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Speaking from Brooklyn the other day, Clement says he still lives in New Zealand, “but New York is my spiritual home.
My spirit has a little studio here.” And yes, he says, he and Mc Kenzie are still a team: “We just started writing a movie together.” Here are four graphic novels Clement recommends: Hip Hop Family Tree, Book 3 by Ed Piskor This is an amazing-lookinging book about the history of hip-hop, for music nerds. Some of the acts I know, and some I haven’t heard of.
He finds unexpected challenges when his talented student Kat (Jessica Williams) tries to set Will up with her accomplished mother Diane (Regina Hall).
In this thoughtful comedy, Will is forced to navigate the unknown landscape of single fatherhood and dating in New York City, while remaining an inspiration for his students and coming to terms with himself both as a father as an artist.
(Don’t worry, he gets to retain his cute Kiwi accent.)He’s still reeling from his last breakup when one of his students (Jessica Williams) sets him up with her mom (Regina Hall).Obviously the story was heavily scripted; we knew everything that was going to happen. The male vampires have powers, and the females are in love with a tortured soul….They’re the perfect bad boys because they act like they’re very vulnerable as well.Playing themselves as frumpy, barely functional losers doomed by their own naiveté to musical obscurity in New York City, Clement and Mc Kenzie carved out a niche as actors, comedians, musicians, writers and producers of their own show, as well as unofficial - and self-consciously inept - kiwi spokesmen. And his next feature film has him in a Steven Spielberg adaptation of the Roald Dahl children's story The BFG.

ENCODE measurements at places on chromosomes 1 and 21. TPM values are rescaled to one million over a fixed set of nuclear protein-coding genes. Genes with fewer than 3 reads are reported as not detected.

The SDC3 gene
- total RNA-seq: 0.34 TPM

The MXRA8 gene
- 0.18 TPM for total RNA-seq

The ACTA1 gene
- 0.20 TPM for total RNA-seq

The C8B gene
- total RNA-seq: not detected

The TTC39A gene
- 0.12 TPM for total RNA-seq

In the film “People Places Things,” the New Zealander plays a New York City graphic novelist and professor struggling with life as the newly single father of twin girls.